With an annual revenue of less than $50 million, the sportswear brand is reliant on Djokovic continuing his excellent form, whilst it can also fall back on his long term tennis heritage, having sponsored players such as John McEnroe, Pat Cash, Martina Hingis and Goran Ivanisevic in past times. In comparison, the likes of adidas and Nike are in a different league, with both sponsoring a number of high profile tennis stars across the men’s and women’s games. And with Nike recording revenues of $2.55 billion and the adidas $4.7 billion in Q3, 2011. At this point, one can only wonder at the impact Novak Djokovic could have had as an ambassador for adidas should it have retained the World Number one as an ambassador.

However all is not lost…

Adopting a long-term perspective, should Britain’s number one win a Grand Slam – he is showing signs of improvement under new coach Ivan Lendl – the effect could go beyond that of his close friend and nemesis. Given his nationality and the popularity of tennis in the UK, his appeal would reach out not only across his homeland, but also globally, given his delay in achieving what many say is his destiny. Djokovic meanwhile has hit his mesmeric heights now, there is evidence to suggest that Murray is slowly closing the gap, whilst Djokovic’s relatively small home market of Serbia is not one of significant importance to the adidas brand.

For now, one thing is clear, Djokovic is the driving force in men’s tennis, and deserves the accolades he is receiving, and Sergio Tacchini is revelling in his successes. Until Andy Murray wins a Slam, adidas must simply face up to the fact that they missed a trick in releasing Djokovic, although should that day arrive where Murray comes face to face with destiny, expect adidas to turn around and give a big ‘I told you so’ in the direction of those who doubted.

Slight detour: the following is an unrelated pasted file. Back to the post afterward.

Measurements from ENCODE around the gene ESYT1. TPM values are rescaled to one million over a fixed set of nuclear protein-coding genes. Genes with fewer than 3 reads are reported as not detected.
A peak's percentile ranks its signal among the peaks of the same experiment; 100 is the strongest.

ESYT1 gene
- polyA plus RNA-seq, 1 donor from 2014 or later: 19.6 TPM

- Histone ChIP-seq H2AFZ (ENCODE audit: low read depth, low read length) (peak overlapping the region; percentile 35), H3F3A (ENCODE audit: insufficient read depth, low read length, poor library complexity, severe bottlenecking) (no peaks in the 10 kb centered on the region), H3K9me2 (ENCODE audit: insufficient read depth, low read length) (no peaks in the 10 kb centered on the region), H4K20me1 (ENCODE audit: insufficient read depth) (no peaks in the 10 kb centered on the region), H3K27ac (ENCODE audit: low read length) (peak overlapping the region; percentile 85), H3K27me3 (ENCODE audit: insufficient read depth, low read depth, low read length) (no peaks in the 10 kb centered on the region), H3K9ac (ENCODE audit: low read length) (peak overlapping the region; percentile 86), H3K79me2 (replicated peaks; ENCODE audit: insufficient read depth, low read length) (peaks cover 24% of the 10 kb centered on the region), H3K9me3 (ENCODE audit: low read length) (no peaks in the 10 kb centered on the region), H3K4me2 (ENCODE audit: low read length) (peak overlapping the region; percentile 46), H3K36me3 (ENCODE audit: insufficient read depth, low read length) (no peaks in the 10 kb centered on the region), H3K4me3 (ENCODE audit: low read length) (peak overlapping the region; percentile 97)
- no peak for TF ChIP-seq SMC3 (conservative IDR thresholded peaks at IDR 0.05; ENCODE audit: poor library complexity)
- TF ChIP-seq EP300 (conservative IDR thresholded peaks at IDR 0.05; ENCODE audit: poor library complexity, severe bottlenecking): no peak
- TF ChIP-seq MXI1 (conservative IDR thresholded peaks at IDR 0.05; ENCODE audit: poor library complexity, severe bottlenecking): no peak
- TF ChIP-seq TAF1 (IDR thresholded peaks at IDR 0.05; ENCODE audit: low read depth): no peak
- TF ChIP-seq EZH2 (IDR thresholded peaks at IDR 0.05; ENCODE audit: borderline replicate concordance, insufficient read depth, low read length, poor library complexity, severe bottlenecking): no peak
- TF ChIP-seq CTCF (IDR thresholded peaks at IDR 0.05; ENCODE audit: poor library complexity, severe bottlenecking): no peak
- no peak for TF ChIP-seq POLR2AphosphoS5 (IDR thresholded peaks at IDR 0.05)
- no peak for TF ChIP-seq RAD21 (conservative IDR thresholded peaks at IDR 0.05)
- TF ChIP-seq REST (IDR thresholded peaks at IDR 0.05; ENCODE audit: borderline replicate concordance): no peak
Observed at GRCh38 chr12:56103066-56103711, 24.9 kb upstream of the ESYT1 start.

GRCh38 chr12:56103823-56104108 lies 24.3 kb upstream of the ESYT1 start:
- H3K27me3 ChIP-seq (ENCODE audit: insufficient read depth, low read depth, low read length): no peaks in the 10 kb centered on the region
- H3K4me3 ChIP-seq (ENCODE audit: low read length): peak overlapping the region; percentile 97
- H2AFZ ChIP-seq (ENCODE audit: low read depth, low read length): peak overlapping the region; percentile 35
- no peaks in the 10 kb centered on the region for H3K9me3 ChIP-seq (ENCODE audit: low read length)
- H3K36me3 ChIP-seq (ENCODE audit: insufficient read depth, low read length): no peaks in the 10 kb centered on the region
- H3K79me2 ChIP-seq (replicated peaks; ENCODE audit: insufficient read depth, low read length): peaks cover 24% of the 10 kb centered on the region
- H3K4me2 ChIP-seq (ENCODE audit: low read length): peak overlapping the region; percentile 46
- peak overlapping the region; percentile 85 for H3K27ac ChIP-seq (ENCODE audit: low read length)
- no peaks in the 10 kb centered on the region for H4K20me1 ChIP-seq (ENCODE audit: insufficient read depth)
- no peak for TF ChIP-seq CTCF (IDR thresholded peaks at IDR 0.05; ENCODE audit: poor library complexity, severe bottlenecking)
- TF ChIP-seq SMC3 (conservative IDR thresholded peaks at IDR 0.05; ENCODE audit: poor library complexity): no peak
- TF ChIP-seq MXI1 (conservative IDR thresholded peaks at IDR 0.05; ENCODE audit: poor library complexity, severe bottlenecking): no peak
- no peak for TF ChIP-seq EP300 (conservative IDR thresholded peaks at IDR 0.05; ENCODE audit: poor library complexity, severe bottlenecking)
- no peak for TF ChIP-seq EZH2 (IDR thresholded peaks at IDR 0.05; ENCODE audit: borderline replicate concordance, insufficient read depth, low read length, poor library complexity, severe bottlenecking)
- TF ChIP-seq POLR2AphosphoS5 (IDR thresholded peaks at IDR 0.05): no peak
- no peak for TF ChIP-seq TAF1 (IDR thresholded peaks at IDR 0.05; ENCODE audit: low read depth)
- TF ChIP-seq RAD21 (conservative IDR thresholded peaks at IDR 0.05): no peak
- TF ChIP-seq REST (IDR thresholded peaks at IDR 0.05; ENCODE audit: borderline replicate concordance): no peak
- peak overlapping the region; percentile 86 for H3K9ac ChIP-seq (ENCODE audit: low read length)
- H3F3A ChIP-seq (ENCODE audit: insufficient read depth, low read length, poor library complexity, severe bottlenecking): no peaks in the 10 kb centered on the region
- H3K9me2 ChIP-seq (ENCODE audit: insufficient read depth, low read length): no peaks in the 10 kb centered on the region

By Andreas Plastiras

Check out Andreas’ blog Snap Shot Sport

Best of January 2012:

Australian Open 2012

The Australian Open: 2 fantastic weeks of tennis.

Esther Vergeer‘s winning streak continues: she notched her 444th consecutive win, defeating Aniek Van Koot 6-0, 6-0 to capture the Women’s Wheelchair singles title.

Victoria Azarenka claims her first Grand Slam title and becomes the new WTA number 1.

Novak Djokovic has now won 4 or the last 5 Grand Slams.

Andy Murray hires tennis legend Ivan Lendl as his new coach, wins his first title of the year in Brisbane, and reaches the Australian Open semifinals. And there’s even more: he seemed to have fun on court!

Bernard Tomic: winner in Kooyong, semifinalist in Brisbane, he reached the fourth round of the Australian Open. He’s perhaps the real deal after all…

Lleyton Hewitt‘s incredible run, and Nadal’s nice words about the Australian veteran.

I always liked him, his spirit of competition. Today he is an example to follow for a lot people. He deserves all the respect of the people who love this sport and respect and admiration of everyone

January tournament winners: Kaia Kanepi (Brisbane), Andy Murray (Brisbane), Jo-Wilfried Tsonga (Doha), Milos Raonic (Chennai), Zheng Jie (Auckland), David Ferrer (Auckland), Victoria Azarenka (Sydney), Jarkko Nieminen (Sydney), Mona Barthel (Hobart)

2 blogs to follow: The Grand Slam Gal and I have a tennis addiction

Worst of January 2012:

Margaret Court‘s well-known homophobia has reached new heights. Read more about it here: A disappointing irony behind Court’s comments. I mean, they really should rename the Margaret Court Arena into Evonne Goolagong Arena, it would sound so much better, no?

Caroline Wozniacki. No need to add more. At least, she’s not the number one anymore, a really good news for the WTA.

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Lleyton Hewitt wins his first ATP singles title as a 16-year old wild card ranked 550 in the world, defeating fellow Australian Jason Stoltenberg 3-6 6-3 7-6 in his hometown of Adelaide.
At the age of 16 years and 11 months, Hewitt becomes the youngest player to win an ATP singles title since Michael Chang, at the age of 16 years and 8 months, wins the title in San Francisco in 1988.

Says Stoltenberg after the match:

He just played like a 16-year old. You do what comes naturally rather than thinking what you should do.

Source: On this day in tennis history by Randy Walker